Selected Article


Contradictory effects for prevention of depression and anxiety in residents in homes for the elderly: a pragmatic randomized controlled trial.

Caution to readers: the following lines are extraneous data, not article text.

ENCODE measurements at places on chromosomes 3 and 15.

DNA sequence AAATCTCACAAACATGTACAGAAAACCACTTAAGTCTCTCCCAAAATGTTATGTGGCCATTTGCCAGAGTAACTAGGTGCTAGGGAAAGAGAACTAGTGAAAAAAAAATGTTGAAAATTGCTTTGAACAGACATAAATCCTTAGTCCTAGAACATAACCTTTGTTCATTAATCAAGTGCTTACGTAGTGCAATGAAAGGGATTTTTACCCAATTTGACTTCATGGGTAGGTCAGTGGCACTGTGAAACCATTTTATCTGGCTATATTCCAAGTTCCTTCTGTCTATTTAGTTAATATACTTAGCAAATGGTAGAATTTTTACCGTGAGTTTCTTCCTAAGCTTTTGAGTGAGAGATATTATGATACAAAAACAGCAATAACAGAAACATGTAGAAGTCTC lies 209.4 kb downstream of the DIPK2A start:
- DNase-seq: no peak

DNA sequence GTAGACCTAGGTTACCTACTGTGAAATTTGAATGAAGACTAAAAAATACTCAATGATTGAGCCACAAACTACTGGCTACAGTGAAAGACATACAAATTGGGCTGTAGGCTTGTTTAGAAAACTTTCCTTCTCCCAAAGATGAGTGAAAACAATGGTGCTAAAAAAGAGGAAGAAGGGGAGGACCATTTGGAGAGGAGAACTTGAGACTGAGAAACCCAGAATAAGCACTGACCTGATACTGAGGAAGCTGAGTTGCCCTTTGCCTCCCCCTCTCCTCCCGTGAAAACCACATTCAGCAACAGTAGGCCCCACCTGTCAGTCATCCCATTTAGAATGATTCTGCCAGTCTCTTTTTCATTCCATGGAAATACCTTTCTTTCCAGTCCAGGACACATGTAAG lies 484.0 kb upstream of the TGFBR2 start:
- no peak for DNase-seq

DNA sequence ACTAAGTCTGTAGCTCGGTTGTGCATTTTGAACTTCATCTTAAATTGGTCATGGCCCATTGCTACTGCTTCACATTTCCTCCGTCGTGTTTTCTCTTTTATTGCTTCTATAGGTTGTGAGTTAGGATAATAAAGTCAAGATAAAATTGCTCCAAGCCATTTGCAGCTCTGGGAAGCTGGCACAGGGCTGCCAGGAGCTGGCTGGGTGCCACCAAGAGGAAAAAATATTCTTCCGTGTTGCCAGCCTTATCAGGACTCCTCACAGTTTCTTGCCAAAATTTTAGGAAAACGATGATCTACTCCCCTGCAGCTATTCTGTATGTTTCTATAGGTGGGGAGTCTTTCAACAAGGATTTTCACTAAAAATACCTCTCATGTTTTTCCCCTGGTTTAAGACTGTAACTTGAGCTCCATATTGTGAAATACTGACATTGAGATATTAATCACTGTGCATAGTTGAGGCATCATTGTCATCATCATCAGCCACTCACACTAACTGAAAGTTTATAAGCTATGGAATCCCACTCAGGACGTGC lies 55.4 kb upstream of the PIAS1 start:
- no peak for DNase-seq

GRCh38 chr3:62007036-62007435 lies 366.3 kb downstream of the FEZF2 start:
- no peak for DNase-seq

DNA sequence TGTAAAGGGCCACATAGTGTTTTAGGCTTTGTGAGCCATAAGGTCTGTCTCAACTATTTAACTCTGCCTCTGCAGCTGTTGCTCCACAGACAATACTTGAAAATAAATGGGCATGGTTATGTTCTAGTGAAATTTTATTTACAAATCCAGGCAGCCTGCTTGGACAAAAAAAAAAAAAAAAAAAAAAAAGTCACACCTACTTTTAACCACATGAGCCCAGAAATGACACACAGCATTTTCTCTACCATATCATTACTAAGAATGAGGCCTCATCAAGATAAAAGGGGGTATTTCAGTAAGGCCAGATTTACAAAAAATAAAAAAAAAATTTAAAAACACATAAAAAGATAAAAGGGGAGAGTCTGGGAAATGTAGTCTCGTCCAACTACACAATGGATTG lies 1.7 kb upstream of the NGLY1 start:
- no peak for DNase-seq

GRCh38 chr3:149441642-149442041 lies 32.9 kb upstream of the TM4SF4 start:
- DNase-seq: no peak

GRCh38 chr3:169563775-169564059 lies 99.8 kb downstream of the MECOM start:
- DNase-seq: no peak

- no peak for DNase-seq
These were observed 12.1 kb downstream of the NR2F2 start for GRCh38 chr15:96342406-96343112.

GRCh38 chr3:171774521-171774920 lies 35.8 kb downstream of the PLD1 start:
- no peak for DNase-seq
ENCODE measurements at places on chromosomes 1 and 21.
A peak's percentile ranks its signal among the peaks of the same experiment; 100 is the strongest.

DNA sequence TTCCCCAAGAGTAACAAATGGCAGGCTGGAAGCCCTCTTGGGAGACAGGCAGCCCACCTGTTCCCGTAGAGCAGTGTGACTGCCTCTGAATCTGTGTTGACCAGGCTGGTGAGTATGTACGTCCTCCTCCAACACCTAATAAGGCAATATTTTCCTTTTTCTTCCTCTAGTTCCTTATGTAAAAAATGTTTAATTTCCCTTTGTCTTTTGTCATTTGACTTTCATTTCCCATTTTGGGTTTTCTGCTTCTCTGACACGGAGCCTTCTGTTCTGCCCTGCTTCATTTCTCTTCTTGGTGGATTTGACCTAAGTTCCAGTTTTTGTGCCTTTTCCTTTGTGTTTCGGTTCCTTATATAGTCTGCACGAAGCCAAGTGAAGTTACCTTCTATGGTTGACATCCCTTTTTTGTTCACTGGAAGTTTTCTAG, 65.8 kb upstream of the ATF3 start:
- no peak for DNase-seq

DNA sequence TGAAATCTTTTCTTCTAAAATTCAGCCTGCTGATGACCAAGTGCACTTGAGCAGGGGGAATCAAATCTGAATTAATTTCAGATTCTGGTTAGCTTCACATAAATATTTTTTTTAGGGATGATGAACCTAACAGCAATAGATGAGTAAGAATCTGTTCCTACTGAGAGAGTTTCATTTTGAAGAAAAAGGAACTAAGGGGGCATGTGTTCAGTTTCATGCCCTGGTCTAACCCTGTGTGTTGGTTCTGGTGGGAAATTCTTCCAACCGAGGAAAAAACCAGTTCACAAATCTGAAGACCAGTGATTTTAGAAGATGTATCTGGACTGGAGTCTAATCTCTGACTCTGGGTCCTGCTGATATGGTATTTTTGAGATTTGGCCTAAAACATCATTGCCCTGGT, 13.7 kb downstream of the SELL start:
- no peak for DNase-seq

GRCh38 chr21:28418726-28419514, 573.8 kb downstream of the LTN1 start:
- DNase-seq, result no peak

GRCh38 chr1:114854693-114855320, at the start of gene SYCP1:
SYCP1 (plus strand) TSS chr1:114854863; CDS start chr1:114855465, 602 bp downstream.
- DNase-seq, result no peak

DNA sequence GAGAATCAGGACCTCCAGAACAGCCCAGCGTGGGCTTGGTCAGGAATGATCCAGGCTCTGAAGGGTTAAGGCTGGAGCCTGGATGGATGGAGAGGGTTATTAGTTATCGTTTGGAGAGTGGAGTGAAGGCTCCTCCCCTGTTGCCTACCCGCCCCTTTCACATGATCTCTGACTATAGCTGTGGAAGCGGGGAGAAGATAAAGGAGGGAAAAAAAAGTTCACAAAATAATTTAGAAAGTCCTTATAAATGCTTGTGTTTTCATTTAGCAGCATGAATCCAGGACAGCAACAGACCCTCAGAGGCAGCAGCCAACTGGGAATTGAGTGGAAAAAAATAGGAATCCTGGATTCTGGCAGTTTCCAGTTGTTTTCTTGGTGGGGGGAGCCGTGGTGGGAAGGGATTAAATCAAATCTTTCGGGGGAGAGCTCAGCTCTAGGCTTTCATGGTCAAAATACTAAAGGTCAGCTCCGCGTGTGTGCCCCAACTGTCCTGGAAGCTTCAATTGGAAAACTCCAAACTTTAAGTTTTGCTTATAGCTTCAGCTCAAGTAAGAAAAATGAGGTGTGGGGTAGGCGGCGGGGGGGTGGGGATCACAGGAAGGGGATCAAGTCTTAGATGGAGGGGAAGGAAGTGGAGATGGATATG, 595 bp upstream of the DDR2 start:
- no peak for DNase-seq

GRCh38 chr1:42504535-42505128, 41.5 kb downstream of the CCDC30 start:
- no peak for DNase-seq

The aim of this study was to evaluate the effectiveness of a stepped-care program to prevent the onset of depression and anxiety disorders in elderly people living in residential homes. A pragmatic randomized controlled trial was conducted to compare the intervention with usual care in 14 residential homes in the Netherlands. A total of 185 residents with a minimum score of 8 on the Centre for Epidemiologic Studies Depression Scale, who did not meet the diagnostic criteria for a depressive or anxiety disorder, and were not suffering from severe cognitive impairment, were recruited between April 2007 and December 2008. They were randomized to a stepped-care program (N = 93) or to usual care (N = 92). The stepped-care participants sequentially underwent watchful waiting, a self-help intervention, life review, and a consultation with the general practitioner. The primary outcome measure was the incidence of a major depressive disorder (MDD) or anxiety disorder during a period of one year according to the Mini International Neuropsychiatric Interview. The intervention was not effective in reducing the incidence of the combined outcome of depression and anxiety (incidence rate ratio (IRR) = 0.50; 95{\%} confidence interval (CI) = 0.23-1.12). However, the intervention was superior to usual care in reducing the risk of MDD incidence (IRR = 0.26; 95{\%} CI = 0.12-0.80) contrary to anxiety incidence (IRR = 1.32; 95{\%} CI = 0.48-3.62). These results suggest that the stepped-care program is effective in reducing the incidence of depression, but is not effective in preventing the onset of anxiety disorders in elderly people living in residential homes.